Saturday, April 17, 2010
So I think in my Noby Noby Boy review I mentioned that Roger Ebert doesn't think video games are art. This was a statement made a while ago and it pretty much endeared me to hating Ebert but recently... well you just can't hate the man. He's kind of amazing. So I don't hate him anymore but I think he's pretty much totally wrong. Still, I understand his point better.
The article in question is basically a point by point hairsplitting of a presentation given by a developer for that game company, which made both fl0w and flower for the Playstation Network, usually hailed as the most artsy games can get. She pretty much just makes a lot of points that have already been made; that games are art already for the following reasons.
So Ebert rebuts all these, and honestly I'm pretty much with him for a lot of it. But there's some confusing lines. Like when he explains that while the video game version of Waco (see the video at the bottom of the link) had no impact on him, the documentary did, but then he says that the documentary isn't art either. Are films not art then? At the end of it he says that early films like "A Voyage to the Moon" have "superior artistry and imagination" than that of their video game equivalent. Not directly contradictory but strange.
Whatever though, I'm splitting hairs. I still agree with his assessments that the games she presents aren't really that appealing (the Waco one looks like a pile of shit) but disagree with the over all assessment.
The thing of it is, art is a huge HUGE topic. HUGE. I write this not as a gamer but as someone trying to become an artist. There are too many definitions for art, which is pretty much the problem. I'm honestly of the persuasion that art is what it is to individuals cause it's so hard to nail down. Pragmatically, art is in the eye of the gallery owner or juror, but they don't get to make the rules either really (if only because they have and will change). It's not about definitions.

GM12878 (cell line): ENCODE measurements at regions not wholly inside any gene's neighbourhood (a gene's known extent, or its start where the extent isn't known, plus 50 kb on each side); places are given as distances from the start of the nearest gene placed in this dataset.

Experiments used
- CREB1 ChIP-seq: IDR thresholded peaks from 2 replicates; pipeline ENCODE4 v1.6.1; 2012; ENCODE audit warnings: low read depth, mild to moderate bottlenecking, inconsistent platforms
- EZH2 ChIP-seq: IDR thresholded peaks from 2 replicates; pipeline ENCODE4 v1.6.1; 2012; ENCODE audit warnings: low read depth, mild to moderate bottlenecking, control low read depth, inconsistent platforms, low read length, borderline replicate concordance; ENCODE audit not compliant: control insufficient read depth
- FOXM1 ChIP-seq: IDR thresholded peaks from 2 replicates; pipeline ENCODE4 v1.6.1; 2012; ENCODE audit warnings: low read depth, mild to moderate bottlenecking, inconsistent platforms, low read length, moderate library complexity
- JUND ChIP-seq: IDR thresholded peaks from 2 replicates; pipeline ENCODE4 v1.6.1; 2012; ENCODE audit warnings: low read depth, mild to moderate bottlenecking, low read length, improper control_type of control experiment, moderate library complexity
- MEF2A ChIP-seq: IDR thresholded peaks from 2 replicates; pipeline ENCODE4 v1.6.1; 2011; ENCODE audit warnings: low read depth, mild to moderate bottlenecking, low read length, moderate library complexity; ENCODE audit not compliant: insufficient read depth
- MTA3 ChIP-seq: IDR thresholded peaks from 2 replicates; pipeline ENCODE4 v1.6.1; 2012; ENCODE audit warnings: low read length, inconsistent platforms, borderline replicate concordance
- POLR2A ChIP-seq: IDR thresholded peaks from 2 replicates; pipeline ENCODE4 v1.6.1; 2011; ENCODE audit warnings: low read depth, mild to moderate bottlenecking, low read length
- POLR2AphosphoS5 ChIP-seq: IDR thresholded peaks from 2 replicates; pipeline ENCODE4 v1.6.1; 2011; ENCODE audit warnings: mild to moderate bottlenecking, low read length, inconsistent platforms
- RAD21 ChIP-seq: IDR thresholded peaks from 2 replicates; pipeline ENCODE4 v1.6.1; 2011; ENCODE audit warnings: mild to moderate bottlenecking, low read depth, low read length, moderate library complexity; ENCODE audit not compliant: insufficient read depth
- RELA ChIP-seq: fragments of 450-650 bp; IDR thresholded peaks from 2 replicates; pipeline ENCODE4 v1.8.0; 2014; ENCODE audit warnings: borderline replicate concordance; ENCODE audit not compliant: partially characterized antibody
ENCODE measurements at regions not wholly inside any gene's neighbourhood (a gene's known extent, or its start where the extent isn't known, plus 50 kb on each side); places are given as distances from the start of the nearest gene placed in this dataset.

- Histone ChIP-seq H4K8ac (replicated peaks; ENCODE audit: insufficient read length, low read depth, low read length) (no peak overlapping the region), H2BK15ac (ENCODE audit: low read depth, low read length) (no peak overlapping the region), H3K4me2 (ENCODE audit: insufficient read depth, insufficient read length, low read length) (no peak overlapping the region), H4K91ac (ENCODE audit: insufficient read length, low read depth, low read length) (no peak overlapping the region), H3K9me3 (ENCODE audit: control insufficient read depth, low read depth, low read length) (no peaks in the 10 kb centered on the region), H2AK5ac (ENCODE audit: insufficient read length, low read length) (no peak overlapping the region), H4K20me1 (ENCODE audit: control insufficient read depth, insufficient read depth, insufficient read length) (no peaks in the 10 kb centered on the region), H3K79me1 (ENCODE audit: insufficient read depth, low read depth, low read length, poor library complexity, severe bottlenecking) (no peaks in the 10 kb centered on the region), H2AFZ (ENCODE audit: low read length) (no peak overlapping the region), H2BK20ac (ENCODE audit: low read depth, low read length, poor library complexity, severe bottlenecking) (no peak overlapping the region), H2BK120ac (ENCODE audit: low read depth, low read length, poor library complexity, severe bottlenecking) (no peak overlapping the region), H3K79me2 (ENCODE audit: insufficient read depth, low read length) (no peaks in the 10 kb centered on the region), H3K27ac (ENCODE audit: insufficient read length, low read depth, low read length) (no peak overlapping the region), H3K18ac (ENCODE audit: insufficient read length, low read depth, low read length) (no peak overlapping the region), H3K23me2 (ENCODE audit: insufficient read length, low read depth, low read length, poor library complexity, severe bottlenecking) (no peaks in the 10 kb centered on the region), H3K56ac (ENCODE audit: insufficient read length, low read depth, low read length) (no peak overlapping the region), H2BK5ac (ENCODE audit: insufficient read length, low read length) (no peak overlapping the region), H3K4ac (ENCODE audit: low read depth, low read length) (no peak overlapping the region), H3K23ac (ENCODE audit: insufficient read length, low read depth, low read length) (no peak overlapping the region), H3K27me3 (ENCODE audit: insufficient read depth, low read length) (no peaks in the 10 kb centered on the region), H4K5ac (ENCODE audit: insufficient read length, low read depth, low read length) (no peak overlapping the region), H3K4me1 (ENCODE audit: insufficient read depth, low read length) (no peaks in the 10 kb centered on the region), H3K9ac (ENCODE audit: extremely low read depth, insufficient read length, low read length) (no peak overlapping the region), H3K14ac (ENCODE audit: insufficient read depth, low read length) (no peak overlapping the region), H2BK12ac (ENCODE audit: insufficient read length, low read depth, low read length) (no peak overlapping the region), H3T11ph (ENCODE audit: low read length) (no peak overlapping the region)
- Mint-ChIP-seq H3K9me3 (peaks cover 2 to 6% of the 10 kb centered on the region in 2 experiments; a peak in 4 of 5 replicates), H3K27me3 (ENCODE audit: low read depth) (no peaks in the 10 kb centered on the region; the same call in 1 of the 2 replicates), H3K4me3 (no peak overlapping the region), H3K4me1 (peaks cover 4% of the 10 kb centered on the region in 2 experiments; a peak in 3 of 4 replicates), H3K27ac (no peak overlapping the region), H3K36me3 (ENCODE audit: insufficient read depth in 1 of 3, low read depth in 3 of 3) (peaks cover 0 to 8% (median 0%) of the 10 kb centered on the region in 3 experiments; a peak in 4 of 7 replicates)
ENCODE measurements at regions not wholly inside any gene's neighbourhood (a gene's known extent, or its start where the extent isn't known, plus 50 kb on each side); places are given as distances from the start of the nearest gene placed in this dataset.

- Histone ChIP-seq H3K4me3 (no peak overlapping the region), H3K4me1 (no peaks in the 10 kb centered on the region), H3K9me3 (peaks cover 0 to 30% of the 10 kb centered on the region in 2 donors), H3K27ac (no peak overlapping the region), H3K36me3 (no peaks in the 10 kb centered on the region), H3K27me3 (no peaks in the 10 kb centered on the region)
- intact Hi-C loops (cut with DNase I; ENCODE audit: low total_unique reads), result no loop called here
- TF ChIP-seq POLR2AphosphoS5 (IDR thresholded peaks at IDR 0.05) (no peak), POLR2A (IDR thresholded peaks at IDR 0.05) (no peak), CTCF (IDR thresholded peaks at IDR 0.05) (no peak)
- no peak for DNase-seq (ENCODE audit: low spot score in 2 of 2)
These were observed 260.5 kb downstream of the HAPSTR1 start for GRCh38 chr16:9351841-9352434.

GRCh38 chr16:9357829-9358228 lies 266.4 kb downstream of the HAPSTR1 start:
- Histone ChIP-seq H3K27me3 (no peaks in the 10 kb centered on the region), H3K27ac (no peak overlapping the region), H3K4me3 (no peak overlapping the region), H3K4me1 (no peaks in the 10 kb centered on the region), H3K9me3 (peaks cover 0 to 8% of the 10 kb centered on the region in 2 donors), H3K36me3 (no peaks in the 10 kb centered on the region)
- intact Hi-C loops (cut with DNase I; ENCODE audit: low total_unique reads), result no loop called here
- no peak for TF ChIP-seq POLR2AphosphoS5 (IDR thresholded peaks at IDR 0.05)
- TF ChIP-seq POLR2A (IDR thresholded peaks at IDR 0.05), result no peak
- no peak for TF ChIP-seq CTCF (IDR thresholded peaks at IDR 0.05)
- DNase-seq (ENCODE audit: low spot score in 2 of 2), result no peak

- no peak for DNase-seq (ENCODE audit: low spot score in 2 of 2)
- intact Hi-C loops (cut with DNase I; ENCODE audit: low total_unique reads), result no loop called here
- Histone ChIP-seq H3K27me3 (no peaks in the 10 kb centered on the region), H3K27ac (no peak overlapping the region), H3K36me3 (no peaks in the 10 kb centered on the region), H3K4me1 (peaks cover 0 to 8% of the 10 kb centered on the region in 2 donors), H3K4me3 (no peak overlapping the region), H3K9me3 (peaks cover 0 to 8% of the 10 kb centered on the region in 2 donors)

Duchamp thought that art was in the realm between the viewer and the piece; that the two are like poles creating electricity, and that energy itself is the art. I think that's pretty spot on for a lot of art today, and generally, honestly (if not just because of the paradox of the "tree falling in the forest" variety of "is it still art if no one can experience it?").
I guess that yes, I am one of those "everything is art" guys. But the line drawn is where it's good art or bad art. I don't mean that everything is art, but when there's an artist to call it that, it's art, even if it's dogshit (figurative or literal).
So basically then it comes down to the matter of taste, naturally. I think it really is that simple, that definitions aside, it comes down to what's good and what's not, and that's totally within the individual (Maybe what I'm really getting at is that art shouldn't be defined ooooo).
Ebert doesn't define art either, instead concerning himself with the caliber of whatever he's discussing. "No one will quote video games like we have quoted the great novels, poems and plays" (or something to that effect). I almost agree that now, sure, there aren't innumerable quotes from vidja games like there are from poetry and books, but to say there never will be is basically lying. No one can know that, and it's ridiculous to make a claim like that. Books and poems already have centuries of a head start anyway.